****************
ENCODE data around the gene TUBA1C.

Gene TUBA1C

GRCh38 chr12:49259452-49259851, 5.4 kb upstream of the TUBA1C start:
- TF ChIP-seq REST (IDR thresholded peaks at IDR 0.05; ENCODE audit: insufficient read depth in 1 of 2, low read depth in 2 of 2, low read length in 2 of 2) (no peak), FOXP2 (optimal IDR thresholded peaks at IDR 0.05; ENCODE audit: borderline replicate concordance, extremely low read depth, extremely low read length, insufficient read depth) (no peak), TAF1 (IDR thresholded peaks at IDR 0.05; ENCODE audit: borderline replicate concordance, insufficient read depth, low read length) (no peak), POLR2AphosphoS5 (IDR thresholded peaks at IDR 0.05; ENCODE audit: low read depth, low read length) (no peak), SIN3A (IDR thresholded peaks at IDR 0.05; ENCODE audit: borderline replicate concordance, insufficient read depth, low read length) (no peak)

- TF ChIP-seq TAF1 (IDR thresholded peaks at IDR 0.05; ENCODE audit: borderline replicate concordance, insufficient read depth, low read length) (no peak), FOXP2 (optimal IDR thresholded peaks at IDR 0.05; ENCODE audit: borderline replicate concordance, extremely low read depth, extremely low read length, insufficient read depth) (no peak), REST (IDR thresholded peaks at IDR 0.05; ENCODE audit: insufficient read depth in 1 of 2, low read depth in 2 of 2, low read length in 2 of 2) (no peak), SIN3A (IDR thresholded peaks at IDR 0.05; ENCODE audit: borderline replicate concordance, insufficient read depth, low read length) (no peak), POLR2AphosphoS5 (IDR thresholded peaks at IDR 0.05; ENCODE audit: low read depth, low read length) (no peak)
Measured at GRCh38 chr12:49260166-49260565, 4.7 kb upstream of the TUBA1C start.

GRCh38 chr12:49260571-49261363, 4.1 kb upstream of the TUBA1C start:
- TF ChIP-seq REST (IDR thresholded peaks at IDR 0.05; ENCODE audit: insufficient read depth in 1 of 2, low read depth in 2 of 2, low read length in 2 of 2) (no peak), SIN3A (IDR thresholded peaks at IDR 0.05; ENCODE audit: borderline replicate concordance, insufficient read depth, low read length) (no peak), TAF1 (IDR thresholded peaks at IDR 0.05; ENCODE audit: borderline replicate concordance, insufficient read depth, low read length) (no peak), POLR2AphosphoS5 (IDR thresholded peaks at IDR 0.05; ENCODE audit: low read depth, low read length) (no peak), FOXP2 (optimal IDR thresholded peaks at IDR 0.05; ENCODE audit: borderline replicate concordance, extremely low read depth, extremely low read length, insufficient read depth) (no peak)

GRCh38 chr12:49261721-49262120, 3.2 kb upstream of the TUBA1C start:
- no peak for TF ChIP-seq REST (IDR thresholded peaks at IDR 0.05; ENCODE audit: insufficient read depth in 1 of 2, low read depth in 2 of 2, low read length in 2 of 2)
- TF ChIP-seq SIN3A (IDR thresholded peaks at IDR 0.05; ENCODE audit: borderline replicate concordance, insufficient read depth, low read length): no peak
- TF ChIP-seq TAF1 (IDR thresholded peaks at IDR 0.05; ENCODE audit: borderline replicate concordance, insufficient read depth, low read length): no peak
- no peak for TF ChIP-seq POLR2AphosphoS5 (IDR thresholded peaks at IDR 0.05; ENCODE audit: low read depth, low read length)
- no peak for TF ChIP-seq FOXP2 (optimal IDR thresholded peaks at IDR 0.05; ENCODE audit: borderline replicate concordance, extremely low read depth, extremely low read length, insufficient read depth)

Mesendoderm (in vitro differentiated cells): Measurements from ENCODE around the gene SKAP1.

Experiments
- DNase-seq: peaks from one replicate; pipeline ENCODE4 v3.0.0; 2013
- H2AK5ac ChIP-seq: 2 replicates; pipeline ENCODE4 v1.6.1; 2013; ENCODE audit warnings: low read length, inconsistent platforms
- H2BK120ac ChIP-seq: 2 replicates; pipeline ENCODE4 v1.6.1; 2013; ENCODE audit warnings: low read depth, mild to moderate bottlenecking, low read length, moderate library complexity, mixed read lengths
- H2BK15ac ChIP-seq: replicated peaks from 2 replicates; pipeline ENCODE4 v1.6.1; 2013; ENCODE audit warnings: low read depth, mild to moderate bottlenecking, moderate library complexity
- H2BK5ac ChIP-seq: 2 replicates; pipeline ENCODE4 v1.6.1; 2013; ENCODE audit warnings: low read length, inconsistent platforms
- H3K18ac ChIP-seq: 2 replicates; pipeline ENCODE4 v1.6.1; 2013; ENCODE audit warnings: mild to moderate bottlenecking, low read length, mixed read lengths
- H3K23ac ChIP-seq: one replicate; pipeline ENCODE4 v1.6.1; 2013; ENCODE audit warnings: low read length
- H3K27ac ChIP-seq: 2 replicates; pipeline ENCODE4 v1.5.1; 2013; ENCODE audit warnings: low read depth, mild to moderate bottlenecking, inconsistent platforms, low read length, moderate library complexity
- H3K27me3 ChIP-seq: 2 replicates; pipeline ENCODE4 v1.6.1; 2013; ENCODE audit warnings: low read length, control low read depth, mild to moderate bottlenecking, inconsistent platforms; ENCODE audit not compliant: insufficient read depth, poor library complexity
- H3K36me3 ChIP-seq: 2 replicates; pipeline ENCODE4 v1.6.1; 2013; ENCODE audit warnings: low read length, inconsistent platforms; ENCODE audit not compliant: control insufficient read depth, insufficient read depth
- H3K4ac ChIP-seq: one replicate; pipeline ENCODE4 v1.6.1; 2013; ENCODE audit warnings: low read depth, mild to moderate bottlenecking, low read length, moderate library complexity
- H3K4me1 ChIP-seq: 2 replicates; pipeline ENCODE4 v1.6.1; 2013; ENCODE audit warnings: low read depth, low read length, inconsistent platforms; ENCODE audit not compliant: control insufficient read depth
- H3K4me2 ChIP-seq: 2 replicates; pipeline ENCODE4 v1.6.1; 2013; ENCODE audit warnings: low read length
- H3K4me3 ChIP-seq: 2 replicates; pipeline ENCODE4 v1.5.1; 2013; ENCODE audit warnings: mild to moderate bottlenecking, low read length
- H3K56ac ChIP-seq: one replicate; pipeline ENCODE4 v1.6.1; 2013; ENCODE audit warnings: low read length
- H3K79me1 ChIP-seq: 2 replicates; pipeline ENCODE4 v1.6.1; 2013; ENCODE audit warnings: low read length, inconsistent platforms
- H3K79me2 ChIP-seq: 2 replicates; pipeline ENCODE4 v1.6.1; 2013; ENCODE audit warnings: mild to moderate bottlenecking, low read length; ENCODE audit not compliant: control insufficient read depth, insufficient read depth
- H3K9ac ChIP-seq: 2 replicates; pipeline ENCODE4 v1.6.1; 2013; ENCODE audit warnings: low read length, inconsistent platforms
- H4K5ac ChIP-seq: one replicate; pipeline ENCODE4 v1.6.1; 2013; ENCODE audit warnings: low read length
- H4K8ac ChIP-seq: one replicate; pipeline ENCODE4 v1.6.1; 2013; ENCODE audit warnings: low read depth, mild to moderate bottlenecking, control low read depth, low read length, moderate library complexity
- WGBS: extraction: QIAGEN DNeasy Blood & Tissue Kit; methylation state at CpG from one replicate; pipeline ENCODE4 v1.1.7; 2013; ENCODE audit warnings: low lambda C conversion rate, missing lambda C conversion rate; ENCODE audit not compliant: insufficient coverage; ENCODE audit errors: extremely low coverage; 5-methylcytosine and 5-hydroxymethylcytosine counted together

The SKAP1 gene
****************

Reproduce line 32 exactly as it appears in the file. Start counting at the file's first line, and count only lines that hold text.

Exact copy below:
- H3K79me1 ChIP-seq: 2 replicates; pipeline ENCODE4 v1.6.1; 2013; ENCODE audit warnings: low read length, inconsistent platforms